Post-Digital Humanities 2015 updates

Attending the Digital Humanities conference in Sydney this year was tremendously useful. Not only did I learn about several new DH linked open data projects that I might want to interface with in the future (or that are excellent models for the content that I ought to be producing on this site); I also came away with a goal for next year: have Visible Prices at a point where I can propose a pre-conference workshop for DH 2016 in Krakow. Right now, I anticipate the proposal looking a bit like the Jane-athon, but also (or alternatively) being a session where by working on and contributing to Visible Prices, participants will have the opportunity to learn about working with linked open data for DH projects, and take away a basic but solid understanding of:

  • how triples and graph databases work
  • major ontologies and vocabularies that DH projects would most likely utilize
  • what a specialized topic ontology looks like and involves

To that end, I’m pleased to note that Jon and I have an almost complete tool chain for VP: a GoogleDocs spreadsheet that feeds into a BRAT site where a select group of users will be able to mark up the text (example; ETA: here’s a quick video of what that mark up process looks like) in order to identify the object(s) being priced and the prices (sometimes there are many!), and a script that transforms that markup into rdf and feeds it into a basic user interface where users will be able to query the data, but also add keywords and help normalize the currency value (i.e., tell the computer that 3s. 6d. = 3 shillings 6 pence). More on both the keywords and the currency normalization soon — but they’re a vital component of this prototype, both for dealing with the complexity of how price expressions are written, and for expanding beyond Anglo-Saxon pounds to include other currencies.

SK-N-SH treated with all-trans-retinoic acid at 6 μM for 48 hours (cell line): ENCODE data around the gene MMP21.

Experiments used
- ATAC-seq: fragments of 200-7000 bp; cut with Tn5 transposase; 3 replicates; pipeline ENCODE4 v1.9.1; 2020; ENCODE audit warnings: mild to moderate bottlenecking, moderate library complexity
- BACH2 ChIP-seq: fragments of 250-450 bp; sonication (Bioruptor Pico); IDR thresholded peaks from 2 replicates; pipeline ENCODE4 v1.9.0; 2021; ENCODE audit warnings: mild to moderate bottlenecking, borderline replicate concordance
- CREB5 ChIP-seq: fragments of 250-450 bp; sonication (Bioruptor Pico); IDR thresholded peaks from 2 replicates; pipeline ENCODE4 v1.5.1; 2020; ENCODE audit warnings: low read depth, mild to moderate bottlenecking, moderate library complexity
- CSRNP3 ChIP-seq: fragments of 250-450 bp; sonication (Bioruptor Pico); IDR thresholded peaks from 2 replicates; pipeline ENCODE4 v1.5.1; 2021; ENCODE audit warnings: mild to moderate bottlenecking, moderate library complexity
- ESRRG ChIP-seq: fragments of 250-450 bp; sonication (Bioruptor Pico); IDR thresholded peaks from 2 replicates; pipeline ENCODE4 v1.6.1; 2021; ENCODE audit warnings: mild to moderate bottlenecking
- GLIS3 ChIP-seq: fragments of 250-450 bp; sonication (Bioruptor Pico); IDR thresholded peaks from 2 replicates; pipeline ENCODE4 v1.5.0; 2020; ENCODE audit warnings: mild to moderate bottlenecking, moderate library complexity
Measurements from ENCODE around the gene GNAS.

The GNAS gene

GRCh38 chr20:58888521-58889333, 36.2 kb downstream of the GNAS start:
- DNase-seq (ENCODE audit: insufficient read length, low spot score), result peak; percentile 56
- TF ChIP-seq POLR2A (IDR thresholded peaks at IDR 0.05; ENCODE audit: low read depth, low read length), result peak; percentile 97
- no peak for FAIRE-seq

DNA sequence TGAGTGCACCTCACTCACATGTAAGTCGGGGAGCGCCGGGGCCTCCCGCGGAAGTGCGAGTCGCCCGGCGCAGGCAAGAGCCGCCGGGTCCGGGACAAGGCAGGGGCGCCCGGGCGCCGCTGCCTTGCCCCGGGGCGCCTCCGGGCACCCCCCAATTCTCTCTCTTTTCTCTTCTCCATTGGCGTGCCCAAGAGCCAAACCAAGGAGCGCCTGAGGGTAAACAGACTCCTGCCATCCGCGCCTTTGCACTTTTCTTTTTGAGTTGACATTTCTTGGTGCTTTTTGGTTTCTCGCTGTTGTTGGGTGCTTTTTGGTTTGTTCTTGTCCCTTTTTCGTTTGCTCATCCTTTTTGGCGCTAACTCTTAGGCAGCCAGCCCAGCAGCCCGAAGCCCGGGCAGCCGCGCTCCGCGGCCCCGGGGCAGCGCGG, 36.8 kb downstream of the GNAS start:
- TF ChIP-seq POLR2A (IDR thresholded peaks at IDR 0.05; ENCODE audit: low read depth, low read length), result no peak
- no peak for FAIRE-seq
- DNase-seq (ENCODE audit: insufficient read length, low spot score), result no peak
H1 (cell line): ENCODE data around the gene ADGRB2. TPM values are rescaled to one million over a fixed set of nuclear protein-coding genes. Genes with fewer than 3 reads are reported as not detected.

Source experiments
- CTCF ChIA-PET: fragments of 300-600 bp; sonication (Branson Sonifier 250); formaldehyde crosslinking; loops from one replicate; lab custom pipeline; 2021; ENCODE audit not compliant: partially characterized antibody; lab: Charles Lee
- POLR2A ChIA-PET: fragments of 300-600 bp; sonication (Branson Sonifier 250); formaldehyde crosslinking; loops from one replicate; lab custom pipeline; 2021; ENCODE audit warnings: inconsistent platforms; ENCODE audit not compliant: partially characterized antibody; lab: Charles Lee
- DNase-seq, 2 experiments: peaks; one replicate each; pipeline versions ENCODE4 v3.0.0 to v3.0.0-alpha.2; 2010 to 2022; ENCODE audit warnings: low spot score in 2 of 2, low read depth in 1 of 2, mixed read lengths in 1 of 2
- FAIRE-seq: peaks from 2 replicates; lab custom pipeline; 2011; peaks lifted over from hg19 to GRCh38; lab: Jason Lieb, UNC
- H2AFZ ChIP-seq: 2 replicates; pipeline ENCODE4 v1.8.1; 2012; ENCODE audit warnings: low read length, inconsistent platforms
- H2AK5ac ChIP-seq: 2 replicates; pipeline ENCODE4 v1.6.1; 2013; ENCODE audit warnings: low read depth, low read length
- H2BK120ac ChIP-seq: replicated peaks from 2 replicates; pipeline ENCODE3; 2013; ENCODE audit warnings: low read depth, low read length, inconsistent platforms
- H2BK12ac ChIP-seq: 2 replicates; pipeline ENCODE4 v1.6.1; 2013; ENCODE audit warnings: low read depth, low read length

We’ll have several pre-baked SPARQL queries that people can put in or adapt; more experienced SPARQLers will of course be able to accomplish even more. I’ll have a page where it’s possible to share useful SPARQL queries so that as people write them, others can use them.

Once we pass the initial testing of the set-up, I’ll link the Google spreadsheet to a survey that will allow outside users to contribute prices that they’ve found.

There will still be more work to do: for example, I only recently learned about PeriodO — a linked open data gazetteer of period assertions, and I absolutely plan to incorporate its data into VP. Thus far, I’ve kept it simple — relying only on the date of publication as an chronological marker. That isn’t ideal, however, and PeriodO looks like precisely what I need.

Another major area of work will be the task of acquiring data in bulk from large online archives. More on that later — but the coming tool chain will be a huge advance on either of the two prototypes I built previously, and I’m so pleased that after being on the back burner behind my dissertation, the Demystifying workshops, and then my teaching/consulting work here at the Sherman Centre, I’m finally able to bring VP to the foreground.

 



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